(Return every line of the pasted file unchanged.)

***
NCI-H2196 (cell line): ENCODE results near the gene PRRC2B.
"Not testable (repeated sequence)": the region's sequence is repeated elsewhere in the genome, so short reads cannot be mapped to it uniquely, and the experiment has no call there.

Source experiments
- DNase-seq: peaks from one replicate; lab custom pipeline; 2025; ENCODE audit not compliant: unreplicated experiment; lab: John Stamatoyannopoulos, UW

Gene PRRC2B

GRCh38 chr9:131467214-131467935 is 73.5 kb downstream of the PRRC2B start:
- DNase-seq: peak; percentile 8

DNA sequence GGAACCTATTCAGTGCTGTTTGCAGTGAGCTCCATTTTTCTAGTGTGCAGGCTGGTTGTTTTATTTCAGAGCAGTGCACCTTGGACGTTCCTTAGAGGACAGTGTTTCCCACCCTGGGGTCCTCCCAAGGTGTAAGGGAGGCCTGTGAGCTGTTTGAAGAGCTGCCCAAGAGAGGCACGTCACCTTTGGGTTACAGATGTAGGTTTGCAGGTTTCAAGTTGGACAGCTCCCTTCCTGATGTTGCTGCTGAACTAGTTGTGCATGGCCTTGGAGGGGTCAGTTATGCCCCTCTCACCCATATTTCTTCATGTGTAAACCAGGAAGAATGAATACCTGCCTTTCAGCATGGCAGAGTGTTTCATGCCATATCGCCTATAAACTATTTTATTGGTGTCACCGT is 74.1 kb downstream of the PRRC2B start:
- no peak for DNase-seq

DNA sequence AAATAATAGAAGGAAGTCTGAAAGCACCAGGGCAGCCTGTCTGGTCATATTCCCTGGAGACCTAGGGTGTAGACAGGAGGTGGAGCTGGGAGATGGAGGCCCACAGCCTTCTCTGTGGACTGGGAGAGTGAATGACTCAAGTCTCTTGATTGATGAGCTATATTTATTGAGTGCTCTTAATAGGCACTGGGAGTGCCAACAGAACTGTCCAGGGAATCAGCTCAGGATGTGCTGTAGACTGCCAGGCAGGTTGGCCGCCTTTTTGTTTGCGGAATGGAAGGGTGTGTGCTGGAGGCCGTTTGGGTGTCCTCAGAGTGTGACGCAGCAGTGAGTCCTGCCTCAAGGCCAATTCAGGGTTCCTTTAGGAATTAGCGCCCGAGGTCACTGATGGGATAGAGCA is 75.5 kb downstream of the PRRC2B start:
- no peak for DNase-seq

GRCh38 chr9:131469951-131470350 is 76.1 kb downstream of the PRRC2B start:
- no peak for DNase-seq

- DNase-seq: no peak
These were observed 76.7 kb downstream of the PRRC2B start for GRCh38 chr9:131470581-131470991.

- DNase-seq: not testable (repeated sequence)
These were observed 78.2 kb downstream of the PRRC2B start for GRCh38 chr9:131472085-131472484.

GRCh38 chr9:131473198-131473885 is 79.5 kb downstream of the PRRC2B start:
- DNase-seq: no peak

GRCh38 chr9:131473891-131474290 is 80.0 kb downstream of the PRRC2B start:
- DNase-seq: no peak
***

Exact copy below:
NCI-H2196 (cell line): ENCODE results near the gene PRRC2B.
"Not testable (repeated sequence)": the region's sequence is repeated elsewhere in the genome, so short reads cannot be mapped to it uniquely, and the experiment has no call there.

Source experiments
- DNase-seq: peaks from one replicate; lab custom pipeline; 2025; ENCODE audit not compliant: unreplicated experiment; lab: John Stamatoyannopoulos, UW

Gene PRRC2B

GRCh38 chr9:131467214-131467935 is 73.5 kb downstream of the PRRC2B start:
- DNase-seq: peak; percentile 8

DNA sequence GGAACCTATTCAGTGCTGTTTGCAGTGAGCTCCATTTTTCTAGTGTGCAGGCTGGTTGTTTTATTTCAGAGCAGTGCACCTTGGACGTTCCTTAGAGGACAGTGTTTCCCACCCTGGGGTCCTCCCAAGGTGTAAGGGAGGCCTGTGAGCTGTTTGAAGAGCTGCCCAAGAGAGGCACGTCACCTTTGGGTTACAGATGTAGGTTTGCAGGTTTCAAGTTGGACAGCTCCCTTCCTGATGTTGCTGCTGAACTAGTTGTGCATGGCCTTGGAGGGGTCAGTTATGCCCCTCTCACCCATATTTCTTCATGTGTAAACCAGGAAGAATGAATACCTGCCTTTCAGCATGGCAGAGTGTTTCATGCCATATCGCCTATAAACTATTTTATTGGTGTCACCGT is 74.1 kb downstream of the PRRC2B start:
- no peak for DNase-seq

DNA sequence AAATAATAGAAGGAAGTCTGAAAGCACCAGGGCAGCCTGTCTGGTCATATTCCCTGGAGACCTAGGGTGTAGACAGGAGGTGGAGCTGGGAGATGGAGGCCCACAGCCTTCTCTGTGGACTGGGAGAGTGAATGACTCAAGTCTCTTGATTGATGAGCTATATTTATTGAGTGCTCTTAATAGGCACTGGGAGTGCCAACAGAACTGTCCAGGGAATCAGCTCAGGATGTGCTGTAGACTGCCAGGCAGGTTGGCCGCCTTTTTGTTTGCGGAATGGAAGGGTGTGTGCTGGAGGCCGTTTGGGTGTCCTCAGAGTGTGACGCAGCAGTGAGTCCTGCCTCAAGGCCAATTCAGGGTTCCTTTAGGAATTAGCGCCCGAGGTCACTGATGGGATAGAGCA is 75.5 kb downstream of the PRRC2B start:
- no peak for DNase-seq

GRCh38 chr9:131469951-131470350 is 76.1 kb downstream of the PRRC2B start:
- no peak for DNase-seq

- DNase-seq: no peak
These were observed 76.7 kb downstream of the PRRC2B start for GRCh38 chr9:131470581-131470991.

- DNase-seq: not testable (repeated sequence)
These were observed 78.2 kb downstream of the PRRC2B start for GRCh38 chr9:131472085-131472484.

GRCh38 chr9:131473198-131473885 is 79.5 kb downstream of the PRRC2B start:
- DNase-seq: no peak

GRCh38 chr9:131473891-131474290 is 80.0 kb downstream of the PRRC2B start:
- DNase-seq: no peak